For Kiran Kingra, the current lack of regulation and oversight of AI, in light of the many challenges that it will bring to the field of law, made AI a very pertinent and interesting topic. So, when the opportunity arose to do research on the intersection of Artificial Intelligence and Human rights and work with Professor Thomasen, one of Canada’s leading experts in robotics law and policy, as a supervised research paper, she jumped at the chance.
AI will have capabilities to collect audio, visual, sensory and olfactory data and robots, drones and the Internet of things (“IoT”)will facilitate direct surveillance. As such, Kiran chose to do her research on the challenges at the intersection of privacy and AI. The subject matter also proved to be very timely as the Cambridge Analytica scandal unfolded and it became more widely known how social media data can be manipulated without consent. The research paper focuses on looking at data as the raw material that powers AI as well as at the privacy challenges posed by data collection, data use and data security. The paper also proposes policy suggestions and enhancements to current law.
“Participating in the symposium provided me the opportunity to engage with law in a more dynamic and meaningful way than studying usually offers. I was encouraged to see the diversity of thought and educational disciplines tackling an issue that will impact us all and generations to come.” During the symposium, student groups also jointly presented policy suggestions in terms of priority to global affairs Canada as input to the departments planning. Students from the different universities looked at the vast opportunities available from AI, such as providing a lifeline to refugees through AI mobile applications, to the impact it will have on labour and employment. Along with the optimism, it was also encouraging to encounter a healthy skepticism of the new technologies.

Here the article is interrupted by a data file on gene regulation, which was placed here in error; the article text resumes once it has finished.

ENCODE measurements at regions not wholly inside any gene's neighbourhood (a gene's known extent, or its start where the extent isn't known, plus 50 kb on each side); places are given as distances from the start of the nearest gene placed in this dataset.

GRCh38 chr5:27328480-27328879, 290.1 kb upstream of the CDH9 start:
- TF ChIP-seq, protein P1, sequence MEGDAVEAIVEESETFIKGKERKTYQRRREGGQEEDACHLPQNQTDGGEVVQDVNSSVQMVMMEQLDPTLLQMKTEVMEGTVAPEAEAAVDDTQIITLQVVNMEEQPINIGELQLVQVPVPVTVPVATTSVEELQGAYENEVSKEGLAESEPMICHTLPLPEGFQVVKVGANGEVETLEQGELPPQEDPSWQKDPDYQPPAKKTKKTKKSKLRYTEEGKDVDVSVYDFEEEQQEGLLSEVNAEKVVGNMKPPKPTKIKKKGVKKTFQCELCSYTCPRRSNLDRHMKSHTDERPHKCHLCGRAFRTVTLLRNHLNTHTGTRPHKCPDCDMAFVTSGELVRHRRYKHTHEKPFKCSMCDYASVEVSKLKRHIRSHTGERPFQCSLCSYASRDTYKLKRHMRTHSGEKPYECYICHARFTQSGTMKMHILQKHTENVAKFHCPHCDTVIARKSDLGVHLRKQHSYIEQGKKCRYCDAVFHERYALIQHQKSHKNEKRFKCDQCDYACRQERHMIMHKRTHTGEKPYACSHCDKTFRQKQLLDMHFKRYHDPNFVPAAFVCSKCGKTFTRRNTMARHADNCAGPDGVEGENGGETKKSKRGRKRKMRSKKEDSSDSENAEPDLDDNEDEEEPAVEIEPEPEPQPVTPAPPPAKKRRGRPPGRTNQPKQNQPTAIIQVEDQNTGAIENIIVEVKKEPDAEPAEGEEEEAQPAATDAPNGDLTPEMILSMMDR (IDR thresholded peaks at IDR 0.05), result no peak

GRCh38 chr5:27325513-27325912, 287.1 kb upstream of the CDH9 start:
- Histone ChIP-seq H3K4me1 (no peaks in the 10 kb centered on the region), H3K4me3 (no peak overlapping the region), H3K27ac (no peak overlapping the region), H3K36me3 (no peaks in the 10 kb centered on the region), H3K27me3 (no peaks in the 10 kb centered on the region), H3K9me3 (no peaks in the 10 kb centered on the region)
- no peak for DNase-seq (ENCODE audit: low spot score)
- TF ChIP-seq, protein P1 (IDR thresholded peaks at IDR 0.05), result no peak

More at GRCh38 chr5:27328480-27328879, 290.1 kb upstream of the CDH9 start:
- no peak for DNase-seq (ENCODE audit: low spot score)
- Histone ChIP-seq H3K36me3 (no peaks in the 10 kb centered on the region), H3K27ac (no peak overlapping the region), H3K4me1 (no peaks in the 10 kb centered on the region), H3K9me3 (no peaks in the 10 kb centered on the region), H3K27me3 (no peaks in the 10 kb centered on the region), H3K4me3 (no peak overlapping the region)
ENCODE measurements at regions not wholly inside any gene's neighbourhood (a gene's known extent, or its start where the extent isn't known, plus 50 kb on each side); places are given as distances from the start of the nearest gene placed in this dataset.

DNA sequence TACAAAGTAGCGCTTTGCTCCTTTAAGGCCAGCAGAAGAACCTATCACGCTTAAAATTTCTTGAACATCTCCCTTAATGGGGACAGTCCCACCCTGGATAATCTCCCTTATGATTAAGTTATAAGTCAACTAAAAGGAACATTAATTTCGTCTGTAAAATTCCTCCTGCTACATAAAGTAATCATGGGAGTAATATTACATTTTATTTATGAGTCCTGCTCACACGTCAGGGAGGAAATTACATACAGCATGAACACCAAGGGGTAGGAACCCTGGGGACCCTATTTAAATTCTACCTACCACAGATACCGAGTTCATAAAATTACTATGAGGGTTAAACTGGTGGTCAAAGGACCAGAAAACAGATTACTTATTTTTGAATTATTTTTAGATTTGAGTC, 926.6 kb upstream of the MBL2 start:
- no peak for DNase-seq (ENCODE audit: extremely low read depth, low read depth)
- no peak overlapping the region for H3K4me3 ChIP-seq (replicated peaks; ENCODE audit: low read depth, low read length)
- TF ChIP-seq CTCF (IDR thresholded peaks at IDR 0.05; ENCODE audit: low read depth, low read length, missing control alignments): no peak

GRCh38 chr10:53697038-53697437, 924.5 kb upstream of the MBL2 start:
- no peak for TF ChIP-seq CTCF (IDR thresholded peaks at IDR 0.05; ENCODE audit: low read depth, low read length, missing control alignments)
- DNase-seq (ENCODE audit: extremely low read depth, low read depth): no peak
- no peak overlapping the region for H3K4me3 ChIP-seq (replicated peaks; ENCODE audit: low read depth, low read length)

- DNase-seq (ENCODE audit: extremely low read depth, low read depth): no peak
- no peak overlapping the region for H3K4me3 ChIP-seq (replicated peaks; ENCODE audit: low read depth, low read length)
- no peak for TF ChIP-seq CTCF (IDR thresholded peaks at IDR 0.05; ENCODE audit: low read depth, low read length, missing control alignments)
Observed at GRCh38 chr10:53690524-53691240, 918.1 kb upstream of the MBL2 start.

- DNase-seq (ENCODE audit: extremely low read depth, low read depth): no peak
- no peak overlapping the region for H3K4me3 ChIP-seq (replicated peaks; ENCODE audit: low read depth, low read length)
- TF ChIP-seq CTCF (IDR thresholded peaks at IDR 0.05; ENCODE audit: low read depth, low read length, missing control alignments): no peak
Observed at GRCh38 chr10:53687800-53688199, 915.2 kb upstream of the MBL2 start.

Canada has been touted to be a leader in AI and has become a hotbed for AI talent. Thus it is only fitting that it should take a lead in regulation and governance. With any new technology, there always exists a potential to exploit thehaves notand marginalized communities. As such, it was also refreshing to see a proactive stance from the government as it chose to look at AI’s future potential and embrace the challenges from a human rights and ethics perspective. As high as future economic gains may be through the development of AI technologies, failing to consider and address the possible human rights and ethics ramifications could have severe social consequences that may not be reversible.
The internet of things (“IoT”), “the concept of basically connecting any device with an on and off switch to the Internet (and/or to each other)” from Jacob Morgan, “A Simple Explanation of ‘The Internet of Things’”, Forbes (13 May 2014) online: <https://www.forbes.com/sites/jacobmorgan/2014/05/13/simple-explanation-internet-things-that-anyone-canunderstand/#570768f11d09>.